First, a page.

REVIEW: Patrick Troughton Vinyl Model Kit

by Zepo
25 September 1999

_Patrick Troughton Vinyl Model Kit (1:8 scale)_, (London: Comet Miniatures,
1993), Kit #CM013(V).

[Image of Model Kit]

RATING: 5 (of 10)

     For fans of large scale modeling kits there are not many products on
the market that are related to Doctor Who.  England's Comet Miniatures did
produce a line of the kits in the early 1990s, which included both a TV and
a Film ("Mark III") Dalek and this unique offering, the Patrick Troughton
     The kit comes with the following items:  it's box (which serves as a
very good painting guide), the kit's actual model, and instructions on
assembly and painting.  The kit's model is cast in vinyl, the cheaper but
more durable of the two materials usually used in large scale modeling (the
other being resin).  Cast in one-eighth scale, the Troughton kit comes in a
total of six pieces.  The body and head (which are connected), the legs, and
two separately cast arms are all molded in dark yellow vinyl.  The other two
pieces are the Doctor's recorder and, separately, the recorder's tassel,
which are cast in metal (presumably lead).
     Large scale models require assembly, and this means that special
materials are required.  The use of an exacto knife is needed to trip the
vinyl of its excess molding.  For vinyl, one must use cyanoacrylate glue,
such as the Superglue Brand, to assemble it as other traditional polystyrene
cements will not work.  For painting, the model should have a suitable
primer base sprayed on it, and should then be painted.  Acrylic paints seem
to work best for the actual painting, though some modelers prefer oil based
model paints.  This obviously means that the kit in not designed for
children, and in fact, the side of the kit says it is not suitable for
anyone under eight years old, and supervision is recommended for anyone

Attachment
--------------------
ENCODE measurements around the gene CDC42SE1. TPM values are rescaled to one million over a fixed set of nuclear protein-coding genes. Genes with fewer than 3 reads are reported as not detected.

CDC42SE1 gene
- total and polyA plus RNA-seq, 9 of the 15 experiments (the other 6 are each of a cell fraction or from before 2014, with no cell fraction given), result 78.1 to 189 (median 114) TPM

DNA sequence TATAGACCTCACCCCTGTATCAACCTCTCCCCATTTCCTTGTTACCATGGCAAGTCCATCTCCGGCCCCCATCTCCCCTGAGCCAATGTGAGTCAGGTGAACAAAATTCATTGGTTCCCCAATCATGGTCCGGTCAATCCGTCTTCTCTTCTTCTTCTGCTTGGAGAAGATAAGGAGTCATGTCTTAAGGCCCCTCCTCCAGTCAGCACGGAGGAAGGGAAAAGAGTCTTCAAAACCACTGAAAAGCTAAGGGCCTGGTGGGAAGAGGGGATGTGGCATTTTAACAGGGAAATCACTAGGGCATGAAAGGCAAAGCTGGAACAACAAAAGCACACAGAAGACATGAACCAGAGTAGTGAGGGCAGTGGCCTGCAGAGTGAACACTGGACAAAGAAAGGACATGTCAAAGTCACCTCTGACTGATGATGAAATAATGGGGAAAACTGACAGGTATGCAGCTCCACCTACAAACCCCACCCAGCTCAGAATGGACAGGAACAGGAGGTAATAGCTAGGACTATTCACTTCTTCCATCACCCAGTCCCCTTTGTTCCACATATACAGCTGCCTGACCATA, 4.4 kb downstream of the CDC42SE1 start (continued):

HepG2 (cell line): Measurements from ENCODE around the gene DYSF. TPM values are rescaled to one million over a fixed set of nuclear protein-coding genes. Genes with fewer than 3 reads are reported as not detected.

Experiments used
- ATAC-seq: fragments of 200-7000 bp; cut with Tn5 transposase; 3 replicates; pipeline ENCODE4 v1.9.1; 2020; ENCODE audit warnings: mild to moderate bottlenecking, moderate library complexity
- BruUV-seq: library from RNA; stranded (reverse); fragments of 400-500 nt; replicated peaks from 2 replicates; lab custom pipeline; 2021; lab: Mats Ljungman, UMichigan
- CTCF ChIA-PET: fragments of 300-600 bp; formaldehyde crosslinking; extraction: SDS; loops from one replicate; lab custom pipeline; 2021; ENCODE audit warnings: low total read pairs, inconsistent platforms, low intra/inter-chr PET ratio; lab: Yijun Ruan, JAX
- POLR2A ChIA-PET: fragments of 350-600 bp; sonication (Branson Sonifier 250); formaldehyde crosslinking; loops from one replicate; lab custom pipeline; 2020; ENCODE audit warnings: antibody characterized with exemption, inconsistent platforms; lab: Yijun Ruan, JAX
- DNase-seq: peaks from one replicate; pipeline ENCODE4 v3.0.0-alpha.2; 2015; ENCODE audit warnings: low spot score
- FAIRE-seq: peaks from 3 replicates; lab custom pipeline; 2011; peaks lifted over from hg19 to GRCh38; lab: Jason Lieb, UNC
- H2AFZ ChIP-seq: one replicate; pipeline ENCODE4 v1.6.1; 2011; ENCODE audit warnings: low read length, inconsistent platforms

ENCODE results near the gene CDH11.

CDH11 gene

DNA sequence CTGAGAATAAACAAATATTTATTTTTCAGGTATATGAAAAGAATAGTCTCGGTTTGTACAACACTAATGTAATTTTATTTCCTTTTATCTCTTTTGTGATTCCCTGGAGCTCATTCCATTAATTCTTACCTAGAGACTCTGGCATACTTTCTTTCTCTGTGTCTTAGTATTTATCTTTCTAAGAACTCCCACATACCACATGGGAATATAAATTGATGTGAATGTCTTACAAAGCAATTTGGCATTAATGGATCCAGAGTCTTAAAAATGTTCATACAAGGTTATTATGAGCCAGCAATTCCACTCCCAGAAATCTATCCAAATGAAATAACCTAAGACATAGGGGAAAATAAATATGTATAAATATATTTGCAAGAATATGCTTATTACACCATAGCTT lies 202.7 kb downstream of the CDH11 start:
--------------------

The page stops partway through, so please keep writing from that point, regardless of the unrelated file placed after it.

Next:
under sixteen.
     The original sculptor of this model, David Pomeroy, did a fair job on
this kit.  The Troughton model does seem, when painted properly, to resemble
its TV counterpart.  The face of this model doesn't perhaps truly capture
Troughton's look, but then the proper reproduction of anyone's aspect is
very rare with most models.  My only complaint is that the model's right arm
seems to stretch out without purpose, almost as if to be reaching out for a
feel of Victoria's bum.
     This model definitely gives those interested in modeling a chance to
tackle a Doctor Who item.  However, even with an excellent detailed paint
job, this kit could not quite become the main conversation piece on a wall
full of models.  If combined with the Dalek models from Comet, this might
make an interesting part of a larger scale diorama.  In the kit's
instruction booklet kits of Tom Baker [#CM014(V)], William Harntell
[#CM015(V)], and Jon Pertwee [#CM016(V)] were all promised by January of
1994.  Whether these were produced or not I am not sure, but hopefully they
will be a bit better than this middle of the road, but not poor, offering.

(c) Copyright Zepo, 1999.

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